What is Forced Rhubarb?
Forced rhubarb is rhubarb grown with the technique invented in West Yorkshire which allows it to be cultivated out of season and produces a much more delicate and sweeter tasting root. To force rhubarb, growers plant the seeds in the ground and then leave the rhubarb plants alone for 2 years outside to allow them to get used to the frost and increase the roots’ hardiness.
After the plants are exposed to frost in the 2nd year, they are moved into what are called forcing sheds. These sheds were traditionally coal heated, long buildings with low ceilings which are completely winterless. The transplanted rhubarb is kept in the dark from this point forwards until it is harvested.
Because the plant is not exposed to any UV light it ceases photosynthesizing and the toxic leaves get much more stunted and shrink, losing their green color and becoming more yellow hued.
The other, main advantage, is that the energy that is stored as carbohydrate in the root converts to glucose (aka sugar) and the root gets a deliciously sweet tangy flavor. The roots of forced rhubarb are also much more tender and delicately textured, and are still picked by candlelight today by the 12 remaining growers in the rhubarb triangle.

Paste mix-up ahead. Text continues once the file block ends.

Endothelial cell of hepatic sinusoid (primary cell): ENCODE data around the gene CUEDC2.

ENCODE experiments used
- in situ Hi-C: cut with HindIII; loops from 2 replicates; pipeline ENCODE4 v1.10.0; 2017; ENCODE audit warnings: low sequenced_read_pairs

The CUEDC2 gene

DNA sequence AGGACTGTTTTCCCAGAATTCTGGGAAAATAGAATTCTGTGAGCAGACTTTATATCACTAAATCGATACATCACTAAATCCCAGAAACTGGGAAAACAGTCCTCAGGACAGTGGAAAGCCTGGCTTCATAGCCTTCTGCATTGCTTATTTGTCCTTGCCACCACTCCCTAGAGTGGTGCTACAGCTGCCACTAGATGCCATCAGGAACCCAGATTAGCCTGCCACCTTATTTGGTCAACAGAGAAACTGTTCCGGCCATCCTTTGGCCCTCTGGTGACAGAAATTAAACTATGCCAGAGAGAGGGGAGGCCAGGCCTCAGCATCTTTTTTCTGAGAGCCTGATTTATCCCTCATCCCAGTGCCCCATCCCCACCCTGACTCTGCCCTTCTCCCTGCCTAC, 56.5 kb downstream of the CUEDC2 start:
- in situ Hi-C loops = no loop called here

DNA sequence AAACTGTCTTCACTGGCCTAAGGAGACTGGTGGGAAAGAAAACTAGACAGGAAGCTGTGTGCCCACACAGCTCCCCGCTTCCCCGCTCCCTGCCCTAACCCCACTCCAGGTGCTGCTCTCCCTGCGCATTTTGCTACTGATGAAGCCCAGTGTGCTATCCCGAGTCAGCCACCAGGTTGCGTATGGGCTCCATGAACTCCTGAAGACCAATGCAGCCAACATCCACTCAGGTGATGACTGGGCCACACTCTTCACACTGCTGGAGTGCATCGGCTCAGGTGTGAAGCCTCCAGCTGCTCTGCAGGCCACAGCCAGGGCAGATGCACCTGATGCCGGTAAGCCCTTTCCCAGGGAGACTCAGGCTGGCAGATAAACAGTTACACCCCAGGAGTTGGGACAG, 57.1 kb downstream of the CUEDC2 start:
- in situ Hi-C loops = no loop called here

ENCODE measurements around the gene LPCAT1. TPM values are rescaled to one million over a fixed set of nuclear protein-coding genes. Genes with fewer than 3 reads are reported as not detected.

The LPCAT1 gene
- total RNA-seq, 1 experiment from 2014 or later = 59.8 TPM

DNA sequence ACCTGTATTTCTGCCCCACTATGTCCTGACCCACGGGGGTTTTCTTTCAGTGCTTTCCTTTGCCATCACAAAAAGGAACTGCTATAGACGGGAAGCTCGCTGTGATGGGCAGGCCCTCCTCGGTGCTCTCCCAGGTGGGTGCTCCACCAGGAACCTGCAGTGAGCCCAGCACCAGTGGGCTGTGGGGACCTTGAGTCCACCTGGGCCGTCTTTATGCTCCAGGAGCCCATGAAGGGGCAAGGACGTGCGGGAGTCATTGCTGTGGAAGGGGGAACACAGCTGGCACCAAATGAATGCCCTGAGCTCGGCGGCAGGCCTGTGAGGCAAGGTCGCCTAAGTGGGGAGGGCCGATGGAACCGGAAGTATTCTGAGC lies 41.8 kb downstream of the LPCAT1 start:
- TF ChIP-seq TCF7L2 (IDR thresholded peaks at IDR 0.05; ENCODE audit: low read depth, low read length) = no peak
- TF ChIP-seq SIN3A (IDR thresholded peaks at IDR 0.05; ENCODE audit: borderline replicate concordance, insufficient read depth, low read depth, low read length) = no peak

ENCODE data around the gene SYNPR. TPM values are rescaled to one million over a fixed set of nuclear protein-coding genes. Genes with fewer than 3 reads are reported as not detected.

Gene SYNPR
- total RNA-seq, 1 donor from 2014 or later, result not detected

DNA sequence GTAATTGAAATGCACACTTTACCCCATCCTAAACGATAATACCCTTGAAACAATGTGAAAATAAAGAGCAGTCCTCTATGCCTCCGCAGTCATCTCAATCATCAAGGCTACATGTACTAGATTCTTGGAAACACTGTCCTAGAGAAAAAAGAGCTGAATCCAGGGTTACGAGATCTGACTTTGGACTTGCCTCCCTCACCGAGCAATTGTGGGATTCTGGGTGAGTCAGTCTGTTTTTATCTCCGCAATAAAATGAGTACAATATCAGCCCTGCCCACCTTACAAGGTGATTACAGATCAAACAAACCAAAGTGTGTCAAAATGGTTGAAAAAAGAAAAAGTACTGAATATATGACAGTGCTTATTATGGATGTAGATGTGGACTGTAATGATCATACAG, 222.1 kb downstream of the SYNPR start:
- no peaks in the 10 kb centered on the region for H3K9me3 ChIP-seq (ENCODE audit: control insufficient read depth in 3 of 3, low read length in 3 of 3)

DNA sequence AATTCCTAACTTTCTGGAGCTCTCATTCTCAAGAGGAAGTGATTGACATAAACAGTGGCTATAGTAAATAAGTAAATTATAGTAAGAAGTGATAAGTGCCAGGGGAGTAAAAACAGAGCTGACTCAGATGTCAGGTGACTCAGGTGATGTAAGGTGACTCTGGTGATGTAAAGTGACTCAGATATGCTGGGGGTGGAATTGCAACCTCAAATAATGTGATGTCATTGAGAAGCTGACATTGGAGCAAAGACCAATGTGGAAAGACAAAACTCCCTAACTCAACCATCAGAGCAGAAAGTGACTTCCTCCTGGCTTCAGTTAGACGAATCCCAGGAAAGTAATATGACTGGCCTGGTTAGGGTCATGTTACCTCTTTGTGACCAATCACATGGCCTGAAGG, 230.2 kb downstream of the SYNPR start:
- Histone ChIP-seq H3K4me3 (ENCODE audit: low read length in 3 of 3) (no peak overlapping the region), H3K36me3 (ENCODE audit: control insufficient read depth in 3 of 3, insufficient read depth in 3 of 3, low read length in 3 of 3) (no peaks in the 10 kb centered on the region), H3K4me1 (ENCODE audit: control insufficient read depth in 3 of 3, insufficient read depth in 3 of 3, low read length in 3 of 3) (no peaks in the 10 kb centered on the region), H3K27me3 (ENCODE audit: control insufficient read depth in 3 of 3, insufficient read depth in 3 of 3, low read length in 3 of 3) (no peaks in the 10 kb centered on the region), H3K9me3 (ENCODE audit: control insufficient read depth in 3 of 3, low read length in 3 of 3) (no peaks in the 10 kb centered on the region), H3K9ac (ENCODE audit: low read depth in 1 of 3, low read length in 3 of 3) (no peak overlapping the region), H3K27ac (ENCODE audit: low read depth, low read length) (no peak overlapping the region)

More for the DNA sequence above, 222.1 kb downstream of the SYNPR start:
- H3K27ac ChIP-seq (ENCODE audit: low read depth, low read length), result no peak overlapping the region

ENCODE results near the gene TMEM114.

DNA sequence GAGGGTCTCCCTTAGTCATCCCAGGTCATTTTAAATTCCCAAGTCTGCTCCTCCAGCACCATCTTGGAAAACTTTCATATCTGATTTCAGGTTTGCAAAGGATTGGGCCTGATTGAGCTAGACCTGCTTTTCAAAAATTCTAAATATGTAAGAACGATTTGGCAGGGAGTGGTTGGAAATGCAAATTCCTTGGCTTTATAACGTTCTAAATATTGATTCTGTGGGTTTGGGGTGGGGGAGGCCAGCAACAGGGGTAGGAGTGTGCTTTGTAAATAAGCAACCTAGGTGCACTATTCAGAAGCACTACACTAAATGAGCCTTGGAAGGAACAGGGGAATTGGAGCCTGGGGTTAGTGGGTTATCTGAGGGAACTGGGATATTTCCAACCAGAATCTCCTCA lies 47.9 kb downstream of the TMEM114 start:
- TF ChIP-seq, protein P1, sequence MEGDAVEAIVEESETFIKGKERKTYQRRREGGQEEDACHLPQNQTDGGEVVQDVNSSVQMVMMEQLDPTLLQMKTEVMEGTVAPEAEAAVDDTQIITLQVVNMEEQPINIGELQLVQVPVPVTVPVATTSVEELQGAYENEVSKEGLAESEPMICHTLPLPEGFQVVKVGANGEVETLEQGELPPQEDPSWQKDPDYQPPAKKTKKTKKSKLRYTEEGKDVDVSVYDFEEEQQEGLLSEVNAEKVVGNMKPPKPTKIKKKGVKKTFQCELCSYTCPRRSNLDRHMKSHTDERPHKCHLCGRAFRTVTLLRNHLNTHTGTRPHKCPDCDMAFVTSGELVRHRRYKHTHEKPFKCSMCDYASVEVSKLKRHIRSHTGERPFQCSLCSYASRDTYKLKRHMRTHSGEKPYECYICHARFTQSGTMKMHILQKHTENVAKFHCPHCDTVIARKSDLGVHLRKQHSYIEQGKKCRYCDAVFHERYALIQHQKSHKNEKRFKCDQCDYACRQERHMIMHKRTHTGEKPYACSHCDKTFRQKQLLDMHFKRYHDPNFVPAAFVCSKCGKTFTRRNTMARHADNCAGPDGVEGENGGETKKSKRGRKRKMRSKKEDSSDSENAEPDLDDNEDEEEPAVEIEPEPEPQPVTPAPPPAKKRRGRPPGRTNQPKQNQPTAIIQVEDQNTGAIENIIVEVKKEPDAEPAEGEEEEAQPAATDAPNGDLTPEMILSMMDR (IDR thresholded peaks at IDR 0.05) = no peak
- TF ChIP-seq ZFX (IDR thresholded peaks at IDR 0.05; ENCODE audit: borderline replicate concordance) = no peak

What About Medical Benefits?
As mentioned earlier, rhubarb has been associated with medicinal properties for thousands of years. The plant used to be sold as a product called physic in apothecaries in the Victorian era, and the roots when powdered and dried, were sold as a laxative.
That said, the stalks’ effects in this regard when cooked, and even eaten raw are not particularly noticeable. The red part of the rhubarb stalk is chock full of an antioxidant flavonoid called anthocyanin.
This compound has shown anti cancerous properties in tests carried out in humans, and additionally, has shown an ability to lower blood pressure. Rhubarb is also full of vitamin K, which is likewise great for blood health, as well as regulating bone density.
For all these advantages, rhubarb has a bit of a dark side as well.
Is Rhubarb Poisonous?
Short answer, yes. Rhubarb is actually toxic to humans, but only the long flat leaves. The stalks are completely safe to eat raw. The ingredient in rhubarb that makes it dangerous for consumption is called oxalic acid (also known as oxalate), a compound found in lots of seeds, vegetables and fruits but in very low amounts.